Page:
The Latest from ETI – May, 2021

Check out the ETI Newsletter for May. We’re half-way to our funding goal and have a Guest Blog by Dr. Bagonza on Tanzania’s new president. Read on.

Many thanks to those who helped ETI reach its May funding goal early – on May 11th! Your generosity earned us a 5K matching grant, so now we are over 1/2 way to our fundraising goal of $194,000! You have pushed us closer to standing up the juice processing plant in Karagwe and as always, have inspired us in our work. 

Funds from Educate Tanzania Donors are helping people in rural Tanzania create their own prosperous future; free from poverty. Karagwe University College of agriculture – KARUCO – that  ETI helped build, was established to raise incomes by teaching entrepreneurial practices, farm technology, and efficient methods of planting, fertilizing, cultivating and harvesting crops with greater yields and strong connections to viable markets. But more is needed. 

The next step is to build Rural Opportunity Centers (ROCs).

ROCs provide landing pads for KARUCO graduates to start businesses. 
For example: A KARUCO Graduate will open a farm implement rental cooperative at the ROC where area farmers can rent a tractor, a farm implement such as a plow, and can secure services of a trained operator to help prepare their land in less than one full day. This is a stark improvement to the way of the hand-hoe where it takes one week or more for a collaborating group of farmers to cultivate one plot and then move on to the next farmer’s plot. Profits from the ROCs will bring income for the business owners and employees, and will also provide reinvestment funds to sustain and prosper the ROC. Design plans (BE Design, NY) are complete for a food processing center at the ROC. When built, students will bring crops from KARUCO plots for processing into juices and packaged for sale to viable markets.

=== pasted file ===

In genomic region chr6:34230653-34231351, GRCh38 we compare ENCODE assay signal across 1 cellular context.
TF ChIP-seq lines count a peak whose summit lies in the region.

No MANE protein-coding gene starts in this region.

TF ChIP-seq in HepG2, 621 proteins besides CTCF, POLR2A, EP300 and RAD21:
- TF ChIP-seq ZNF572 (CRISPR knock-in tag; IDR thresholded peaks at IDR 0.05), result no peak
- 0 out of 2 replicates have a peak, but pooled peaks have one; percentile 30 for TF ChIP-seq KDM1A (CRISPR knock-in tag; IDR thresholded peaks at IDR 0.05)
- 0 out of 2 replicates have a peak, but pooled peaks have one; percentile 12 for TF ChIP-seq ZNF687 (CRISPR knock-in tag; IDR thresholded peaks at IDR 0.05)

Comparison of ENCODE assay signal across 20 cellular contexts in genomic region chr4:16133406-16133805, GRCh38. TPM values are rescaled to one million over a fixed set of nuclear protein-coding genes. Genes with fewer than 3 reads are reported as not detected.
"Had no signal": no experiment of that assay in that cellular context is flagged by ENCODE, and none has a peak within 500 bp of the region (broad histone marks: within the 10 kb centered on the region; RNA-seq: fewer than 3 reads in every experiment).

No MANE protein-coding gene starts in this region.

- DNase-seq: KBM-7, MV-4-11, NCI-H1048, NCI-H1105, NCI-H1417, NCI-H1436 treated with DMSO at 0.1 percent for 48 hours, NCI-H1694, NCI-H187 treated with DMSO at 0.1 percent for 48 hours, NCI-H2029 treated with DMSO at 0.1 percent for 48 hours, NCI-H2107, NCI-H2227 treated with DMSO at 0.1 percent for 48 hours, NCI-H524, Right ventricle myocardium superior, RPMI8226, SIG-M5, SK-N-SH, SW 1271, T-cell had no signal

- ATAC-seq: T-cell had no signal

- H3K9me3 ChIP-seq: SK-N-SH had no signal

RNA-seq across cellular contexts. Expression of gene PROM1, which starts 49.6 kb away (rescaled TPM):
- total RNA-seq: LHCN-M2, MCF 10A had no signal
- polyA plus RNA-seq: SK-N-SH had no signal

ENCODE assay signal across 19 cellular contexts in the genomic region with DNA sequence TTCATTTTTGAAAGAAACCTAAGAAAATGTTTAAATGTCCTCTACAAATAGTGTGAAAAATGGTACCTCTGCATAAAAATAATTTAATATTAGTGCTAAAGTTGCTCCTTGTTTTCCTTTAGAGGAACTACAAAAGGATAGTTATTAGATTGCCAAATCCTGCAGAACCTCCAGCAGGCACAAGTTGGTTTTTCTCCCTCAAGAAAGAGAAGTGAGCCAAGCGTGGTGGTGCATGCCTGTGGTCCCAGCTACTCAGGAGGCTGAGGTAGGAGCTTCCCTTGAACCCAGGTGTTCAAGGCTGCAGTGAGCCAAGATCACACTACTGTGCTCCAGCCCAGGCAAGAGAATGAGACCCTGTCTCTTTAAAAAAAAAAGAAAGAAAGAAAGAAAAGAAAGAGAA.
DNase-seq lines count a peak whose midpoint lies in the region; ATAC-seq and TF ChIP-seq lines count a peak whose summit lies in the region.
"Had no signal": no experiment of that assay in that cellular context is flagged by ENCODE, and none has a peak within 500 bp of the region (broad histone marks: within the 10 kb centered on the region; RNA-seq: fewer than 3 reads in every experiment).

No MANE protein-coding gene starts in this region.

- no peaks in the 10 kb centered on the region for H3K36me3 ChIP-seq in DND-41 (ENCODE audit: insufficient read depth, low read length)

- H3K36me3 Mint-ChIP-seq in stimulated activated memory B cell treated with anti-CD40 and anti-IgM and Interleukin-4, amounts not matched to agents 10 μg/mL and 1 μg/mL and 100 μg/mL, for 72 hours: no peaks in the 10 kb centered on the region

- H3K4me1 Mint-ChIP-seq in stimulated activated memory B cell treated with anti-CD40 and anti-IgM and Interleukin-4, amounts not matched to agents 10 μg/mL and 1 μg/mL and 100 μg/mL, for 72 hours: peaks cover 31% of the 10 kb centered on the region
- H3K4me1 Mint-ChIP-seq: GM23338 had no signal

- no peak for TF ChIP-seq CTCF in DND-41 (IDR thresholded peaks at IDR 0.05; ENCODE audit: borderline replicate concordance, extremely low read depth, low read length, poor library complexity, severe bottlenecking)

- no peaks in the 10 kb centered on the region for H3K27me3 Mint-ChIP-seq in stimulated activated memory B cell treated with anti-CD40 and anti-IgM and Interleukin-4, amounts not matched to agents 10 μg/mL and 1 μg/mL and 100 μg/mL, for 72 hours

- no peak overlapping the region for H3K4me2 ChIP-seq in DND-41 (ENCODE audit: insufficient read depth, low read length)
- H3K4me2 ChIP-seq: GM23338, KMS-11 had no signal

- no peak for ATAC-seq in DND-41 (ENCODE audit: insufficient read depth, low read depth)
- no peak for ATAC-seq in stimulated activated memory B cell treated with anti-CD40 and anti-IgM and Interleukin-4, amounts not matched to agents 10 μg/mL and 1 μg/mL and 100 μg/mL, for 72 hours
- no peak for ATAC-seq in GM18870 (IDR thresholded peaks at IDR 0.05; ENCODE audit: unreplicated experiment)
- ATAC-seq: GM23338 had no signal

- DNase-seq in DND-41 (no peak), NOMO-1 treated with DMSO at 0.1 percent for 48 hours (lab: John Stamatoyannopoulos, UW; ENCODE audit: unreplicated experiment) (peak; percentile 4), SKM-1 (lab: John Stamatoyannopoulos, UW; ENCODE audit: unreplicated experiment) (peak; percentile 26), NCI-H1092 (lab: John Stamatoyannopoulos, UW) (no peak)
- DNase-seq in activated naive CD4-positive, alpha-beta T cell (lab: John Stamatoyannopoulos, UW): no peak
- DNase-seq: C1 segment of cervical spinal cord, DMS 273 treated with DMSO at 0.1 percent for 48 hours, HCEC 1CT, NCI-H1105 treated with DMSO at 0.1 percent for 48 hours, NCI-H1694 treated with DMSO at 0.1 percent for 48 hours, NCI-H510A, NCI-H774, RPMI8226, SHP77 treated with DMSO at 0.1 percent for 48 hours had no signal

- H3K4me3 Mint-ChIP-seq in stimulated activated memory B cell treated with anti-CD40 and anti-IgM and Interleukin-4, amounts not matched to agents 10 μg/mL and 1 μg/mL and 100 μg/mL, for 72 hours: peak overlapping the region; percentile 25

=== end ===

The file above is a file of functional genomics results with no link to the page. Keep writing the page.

BE Design                                                Bruce Engel Architects (NY)

Karagwe’s people produce some of the most beautiful and delicious pineapple in the world, but often earn very little from the fruits of their labor. Farmers – mostly women – toil with a hand-hoe under the Tanzanian sun. Then they carry or bike raw pineapples to market ten or more kilometres away. Markets burst with all the same produce, and therefore, the result is very little income for such intense effort. ETI and KAD are changing this. Together, we have completed the site review and design plans, subsurface assessment, project management plan and layout. There is broad-scale local support and enthusiasm as surveyed by the University of Minnesota research teams. All we need is funding so we can begin construction. 

Construction of the pineapple processing plant will:

  • raise incomes
  • ensure gender equity
  • reduce crop waste
  • improve community health
  • implement environmentally sustainable best-practices. 

Be part of the story. 

CLICK HERE to read the full Guest Blog and summary on Tanzania’s new president, Samia Suluhu Hassan. This Guest Blog is by Rev. Dr. Benson Bagonza, Bishop of the Evangelical Lutheran Church in Tanzania, Karagwe Diocese (KAD). 

Samia Suluhu Hassan, President of the Republic of Tanzania

“Samia is a studious, meticulous and diplomatic person.. For obvious reasons, she has a gender agenda and makes it clear that it is her time as well as women’s time…In her, optimism is high from many circles including the international community.” Read more.

Educate Tanzania, 
91 Snelling Ave No, Suite 210
St Paul, MN 55104



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